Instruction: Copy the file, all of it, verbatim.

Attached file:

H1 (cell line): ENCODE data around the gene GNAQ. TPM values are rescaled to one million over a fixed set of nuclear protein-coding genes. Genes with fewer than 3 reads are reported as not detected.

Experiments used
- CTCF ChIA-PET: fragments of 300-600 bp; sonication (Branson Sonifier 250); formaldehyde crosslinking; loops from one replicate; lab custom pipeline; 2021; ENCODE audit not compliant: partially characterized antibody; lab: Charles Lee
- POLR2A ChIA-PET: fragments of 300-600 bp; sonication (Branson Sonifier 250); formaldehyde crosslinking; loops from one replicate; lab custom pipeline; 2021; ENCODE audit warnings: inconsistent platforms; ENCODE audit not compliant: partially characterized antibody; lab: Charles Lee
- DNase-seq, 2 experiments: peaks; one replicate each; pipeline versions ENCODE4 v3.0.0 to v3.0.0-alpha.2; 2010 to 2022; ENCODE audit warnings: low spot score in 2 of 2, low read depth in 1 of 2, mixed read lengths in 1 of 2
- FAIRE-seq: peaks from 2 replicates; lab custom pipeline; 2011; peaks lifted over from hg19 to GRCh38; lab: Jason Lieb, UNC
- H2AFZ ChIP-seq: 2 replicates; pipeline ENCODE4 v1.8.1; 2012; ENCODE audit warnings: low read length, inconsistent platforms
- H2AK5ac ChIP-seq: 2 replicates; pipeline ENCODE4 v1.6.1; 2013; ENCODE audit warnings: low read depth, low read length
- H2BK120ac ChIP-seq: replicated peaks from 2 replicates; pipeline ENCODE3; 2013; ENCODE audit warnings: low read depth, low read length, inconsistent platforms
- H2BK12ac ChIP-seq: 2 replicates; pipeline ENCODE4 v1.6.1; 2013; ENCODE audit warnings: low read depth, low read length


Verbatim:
H1 (cell line): ENCODE data around the gene GNAQ. TPM values are rescaled to one million over a fixed set of nuclear protein-coding genes. Genes with fewer than 3 reads are reported as not detected.

Experiments used
- CTCF ChIA-PET: fragments of 300-600 bp; sonication (Branson Sonifier 250); formaldehyde crosslinking; loops from one replicate; lab custom pipeline; 2021; ENCODE audit not compliant: partially characterized antibody; lab: Charles Lee
- POLR2A ChIA-PET: fragments of 300-600 bp; sonication (Branson Sonifier 250); formaldehyde crosslinking; loops from one replicate; lab custom pipeline; 2021; ENCODE audit warnings: inconsistent platforms; ENCODE audit not compliant: partially characterized antibody; lab: Charles Lee
- DNase-seq, 2 experiments: peaks; one replicate each; pipeline versions ENCODE4 v3.0.0 to v3.0.0-alpha.2; 2010 to 2022; ENCODE audit warnings: low spot score in 2 of 2, low read depth in 1 of 2, mixed read lengths in 1 of 2
- FAIRE-seq: peaks from 2 replicates; lab custom pipeline; 2011; peaks lifted over from hg19 to GRCh38; lab: Jason Lieb, UNC
- H2AFZ ChIP-seq: 2 replicates; pipeline ENCODE4 v1.8.1; 2012; ENCODE audit warnings: low read length, inconsistent platforms
- H2AK5ac ChIP-seq: 2 replicates; pipeline ENCODE4 v1.6.1; 2013; ENCODE audit warnings: low read depth, low read length
- H2BK120ac ChIP-seq: replicated peaks from 2 replicates; pipeline ENCODE3; 2013; ENCODE audit warnings: low read depth, low read length, inconsistent platforms
- H2BK12ac ChIP-seq: 2 replicates; pipeline ENCODE4 v1.6.1; 2013; ENCODE audit warnings: low read depth, low read length